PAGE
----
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The day after tomorrow


That’s the title of a movie that seemed particularly appropriate for the recent deep freeze in the United States due to the “polar vortex,” a giant swirling of cold air in the atmosphere.

Posted: February 3rd, 2014 in Columnists,Columns,Inquirer Opinion | Read More »

Extreme rainfall

Extreme or unusual weather is the new normal; there is no excuse not to prepare for it. The weather disturbance that was “Agaton”—a low-pressure area that developed into the year’s first tropical depression, and then after three days weakened into an LPA again—is more proof that weather patterns are changing. Our disaster response strategies must change as well.

Posted: January 21st, 2014 in Editor's Pick,Editorial,Featured Columns,Featured Headline,Inquirer Opinion | Read More »

Tacloban, not once but thrice


Padre Faura is an Ermita street marked “P. Faura” after the Jesuit Fr. Federico Faura, first director of the Manila Observatory, the precursor of the Manila Weather Bureau and the Philippine Atmospheric, Geophysical and Astronomical Services Administration (Pagasa).

Posted: November 19th, 2013 in Columnists,Columns,Featured Columns,Inquirer Opinion | Read More »

Getting warmer

Supertyphoon “Yolanda” was one of the most powerful storms ever recorded. There is some debate whether it was in fact the most powerful of all time to hit land, as measured by wind strength.

Posted: November 14th, 2013 in Editor's Pick,Editorial | Read More »

Two typhoons


As I write this, the country is bracing itself for two storms. One is a literal storm, a “supertyphoon” which will take the name of “Yolanda” once it reaches the Philippine area of responsibility. It was expected to enter the PAR yesterday morning and make landfall by this afternoon.

Posted: November 7th, 2013 in Columnists,Columns,Featured Columns,Inquirer Opinion | Read More »

Only humans are capable of changing the climate


It is both comforting and terrifying to know that humans are the only beings on this planet who can truly do something about climate change. Our modern way of life has caused abnormal warming beyond historical patterns. Imagine this: The amount of greenhouse gases in the atmosphere, the main culprit of global warming, is higher than it has ever been in the last 800,000 years!

Posted: November 7th, 2013 in Columns,Featured Columns,Inquirer Opinion | Read More »

Nature’s nightmares


What Ishmael Narag of Phivolcs and Dr. Mahar Lagmay of Project NOAH have to say is far from entertaining but certainly enlightening, fear-inducing but fascinating.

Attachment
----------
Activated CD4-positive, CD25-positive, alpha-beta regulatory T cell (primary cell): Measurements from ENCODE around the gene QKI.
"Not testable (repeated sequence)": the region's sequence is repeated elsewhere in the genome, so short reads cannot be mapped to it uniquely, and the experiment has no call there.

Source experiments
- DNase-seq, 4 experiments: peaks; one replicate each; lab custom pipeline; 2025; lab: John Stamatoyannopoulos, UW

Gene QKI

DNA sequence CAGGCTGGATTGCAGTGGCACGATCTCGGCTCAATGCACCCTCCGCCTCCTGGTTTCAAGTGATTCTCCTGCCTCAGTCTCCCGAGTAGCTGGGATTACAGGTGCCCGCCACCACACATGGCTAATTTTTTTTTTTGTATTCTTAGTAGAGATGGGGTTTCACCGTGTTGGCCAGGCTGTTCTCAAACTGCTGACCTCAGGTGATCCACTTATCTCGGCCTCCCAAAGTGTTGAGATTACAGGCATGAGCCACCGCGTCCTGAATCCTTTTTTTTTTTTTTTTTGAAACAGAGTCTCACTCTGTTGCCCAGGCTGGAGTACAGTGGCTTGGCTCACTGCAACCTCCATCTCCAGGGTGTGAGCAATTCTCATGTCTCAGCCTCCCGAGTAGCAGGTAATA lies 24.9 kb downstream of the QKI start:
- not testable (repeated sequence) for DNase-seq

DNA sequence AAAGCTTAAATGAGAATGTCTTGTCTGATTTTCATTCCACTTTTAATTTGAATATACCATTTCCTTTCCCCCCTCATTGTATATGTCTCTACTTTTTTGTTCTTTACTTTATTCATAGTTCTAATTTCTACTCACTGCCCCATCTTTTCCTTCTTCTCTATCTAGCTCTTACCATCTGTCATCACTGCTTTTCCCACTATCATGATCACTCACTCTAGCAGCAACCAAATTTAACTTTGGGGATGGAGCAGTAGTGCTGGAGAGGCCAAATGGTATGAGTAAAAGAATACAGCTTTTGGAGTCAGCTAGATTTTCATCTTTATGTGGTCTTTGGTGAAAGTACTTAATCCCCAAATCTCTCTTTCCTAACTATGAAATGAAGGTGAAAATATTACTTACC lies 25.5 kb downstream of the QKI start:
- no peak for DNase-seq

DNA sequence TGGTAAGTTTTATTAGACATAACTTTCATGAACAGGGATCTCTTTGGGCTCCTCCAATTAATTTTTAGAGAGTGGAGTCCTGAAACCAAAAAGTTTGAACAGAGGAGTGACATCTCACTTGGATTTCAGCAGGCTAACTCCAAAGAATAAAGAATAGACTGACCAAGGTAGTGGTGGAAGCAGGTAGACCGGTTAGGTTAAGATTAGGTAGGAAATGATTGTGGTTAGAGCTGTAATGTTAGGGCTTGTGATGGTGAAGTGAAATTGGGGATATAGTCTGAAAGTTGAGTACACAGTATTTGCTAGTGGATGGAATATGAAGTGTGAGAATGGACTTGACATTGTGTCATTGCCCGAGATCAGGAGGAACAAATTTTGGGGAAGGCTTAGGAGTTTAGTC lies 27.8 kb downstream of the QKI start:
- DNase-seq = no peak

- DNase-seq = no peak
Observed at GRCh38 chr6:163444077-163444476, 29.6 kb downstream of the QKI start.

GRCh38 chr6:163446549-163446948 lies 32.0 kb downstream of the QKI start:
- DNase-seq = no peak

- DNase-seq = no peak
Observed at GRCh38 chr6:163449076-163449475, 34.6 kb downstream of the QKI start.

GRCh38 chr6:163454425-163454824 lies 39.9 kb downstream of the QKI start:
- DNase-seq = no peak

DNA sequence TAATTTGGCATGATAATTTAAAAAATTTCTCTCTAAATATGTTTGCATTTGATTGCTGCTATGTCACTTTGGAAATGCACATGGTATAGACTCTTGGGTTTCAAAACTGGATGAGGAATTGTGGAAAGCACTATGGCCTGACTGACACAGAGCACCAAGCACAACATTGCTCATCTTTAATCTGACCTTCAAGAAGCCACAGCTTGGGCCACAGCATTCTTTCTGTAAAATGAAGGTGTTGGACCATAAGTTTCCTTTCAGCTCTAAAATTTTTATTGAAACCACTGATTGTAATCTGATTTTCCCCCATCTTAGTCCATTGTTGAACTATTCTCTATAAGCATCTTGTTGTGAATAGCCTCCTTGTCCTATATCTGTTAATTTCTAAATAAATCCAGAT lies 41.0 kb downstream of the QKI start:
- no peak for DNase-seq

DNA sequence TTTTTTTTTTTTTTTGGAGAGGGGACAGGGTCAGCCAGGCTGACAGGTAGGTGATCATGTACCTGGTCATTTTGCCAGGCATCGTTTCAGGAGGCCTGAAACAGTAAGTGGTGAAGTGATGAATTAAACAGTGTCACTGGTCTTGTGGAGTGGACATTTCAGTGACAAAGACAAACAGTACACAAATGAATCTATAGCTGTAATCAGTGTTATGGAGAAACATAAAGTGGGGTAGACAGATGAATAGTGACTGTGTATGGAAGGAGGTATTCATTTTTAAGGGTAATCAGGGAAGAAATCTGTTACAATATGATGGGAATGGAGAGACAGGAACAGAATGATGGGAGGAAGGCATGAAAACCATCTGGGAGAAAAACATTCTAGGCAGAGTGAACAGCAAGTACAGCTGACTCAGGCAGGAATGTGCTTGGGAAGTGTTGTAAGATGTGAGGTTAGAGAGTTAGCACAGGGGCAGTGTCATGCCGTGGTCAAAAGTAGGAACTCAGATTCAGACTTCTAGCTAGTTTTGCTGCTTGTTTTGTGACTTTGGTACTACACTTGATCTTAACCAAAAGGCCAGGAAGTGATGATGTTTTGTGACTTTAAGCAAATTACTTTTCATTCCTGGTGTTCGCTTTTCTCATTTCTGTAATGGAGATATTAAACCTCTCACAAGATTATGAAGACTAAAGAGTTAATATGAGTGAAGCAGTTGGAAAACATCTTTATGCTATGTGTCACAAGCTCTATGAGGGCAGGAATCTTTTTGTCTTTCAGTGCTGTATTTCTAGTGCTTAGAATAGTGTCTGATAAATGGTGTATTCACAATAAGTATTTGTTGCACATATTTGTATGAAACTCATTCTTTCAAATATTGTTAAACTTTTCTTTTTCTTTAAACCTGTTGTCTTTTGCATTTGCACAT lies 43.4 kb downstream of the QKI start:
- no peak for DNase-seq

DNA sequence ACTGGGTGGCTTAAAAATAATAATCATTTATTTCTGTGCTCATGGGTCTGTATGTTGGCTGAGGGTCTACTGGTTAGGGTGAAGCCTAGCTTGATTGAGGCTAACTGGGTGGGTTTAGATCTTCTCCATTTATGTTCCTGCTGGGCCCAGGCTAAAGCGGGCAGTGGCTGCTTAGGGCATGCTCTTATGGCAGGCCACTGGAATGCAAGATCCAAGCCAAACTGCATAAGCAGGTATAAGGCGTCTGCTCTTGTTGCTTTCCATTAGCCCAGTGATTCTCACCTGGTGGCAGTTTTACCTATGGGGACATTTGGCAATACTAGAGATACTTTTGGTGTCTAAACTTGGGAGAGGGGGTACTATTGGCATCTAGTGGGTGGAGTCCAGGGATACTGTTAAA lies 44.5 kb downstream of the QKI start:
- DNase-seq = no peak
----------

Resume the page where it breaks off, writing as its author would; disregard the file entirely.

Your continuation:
Posted: November 6th, 2013 in Columnists,Columns,Inquirer Opinion | Read More »

‘Forces of nature’

Just like the rains and the wind whipped up by the furious combination of the southwest monsoon (habagat) and Tropical Storm “Maring,” (international name “Trami”), the Filipinos’ generosity and sense of sacrifice proved once again to be no less formidable forces of nature. There was simply no stopping the Filipinos, despite the massive rainfall and flooding in Metro Manila, Central Luzon and Northern Luzon, from going out of their way to extend whatever little help they could. Even before Maring’s and the habagat’s rainwater turned into floods, public, private and volunteer groups had set themselves ready to be there for would-be victims however they could. And at the height of the rains and floods, rescue teams made a very reassuring presence where they were needed. When Maring finally left last Thursday, leaving behind hundreds of displaced families in shelters, everybody was helping out in more ways that were uniquely theirs.

Posted: August 24th, 2013 in Editor's Pick,Editorial,Featured Columns,Featured Headline,Inquirer Opinion | Read More »

Climate change up close and personal

A MAN waded through a section of Osmeña Highway in Makati City, the country’s financial district, on Aug. 20, when up to 65 percent of Metro Manila was inundated due to torrential rains. Offices were closed, classes were suspended and flights were canceled. Many parts of Luzon were also flooded. AP

The heavy rains last week that caused severe flooding in Metro Manila and other parts of Luzon brought back memories of Tropical Storm “Ondoy” in 2009 and habagat (southwest monsoon) in 2012.

Posted: August 24th, 2013 in Infographics,Inquirer Opinion,Talk of the Town | Read More »


First, the (relatively) good news. The inclement weather that paralyzed a good part of Luzon between Sunday and Wednesday dumped a total of 671.6 mm of rainwater—much more than the 455 mm recorded in 2009 (Tropical Storm “Ondoy”) or the 472 mm in 2012 (during last year’s habagat or southwest monsoon). And yet the worst weather disturbance in four years claimed the lives of “only” 18 persons.

Posted: August 22nd, 2013 in Editor's Pick,Editorial,Inquirer Opinion | Read More »

Sorcery talk


The rceptionist and the barbers literally jumped to their feet when I entered the shop, thankful they had a customer. It was the fourth day of rains, and shop owners and staff everywhere were clearly depressed, a cabin fever caused by a combination of being cooped up indoors and a lack of customers.

Posted: August 22nd, 2013 in Columnists,Columns,Featured Columns,Inquirer Opinion | Read More »

Good news amid the gloom


The news doesn’t look too good as of this writing, with waters rising in various areas of the metropolis and in surrounding provinces like Cavite, Laguna, Batangas, and even Bataan, Bulacan and Pampanga to the north. From our home in Antipolo, we are anxiously monitoring the rising levels of water in the nearby Marikina River, [...]

Posted: August 20th, 2013 in Columnists,Columns,Inquirer Opinion | Read More »



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  • Global Nation

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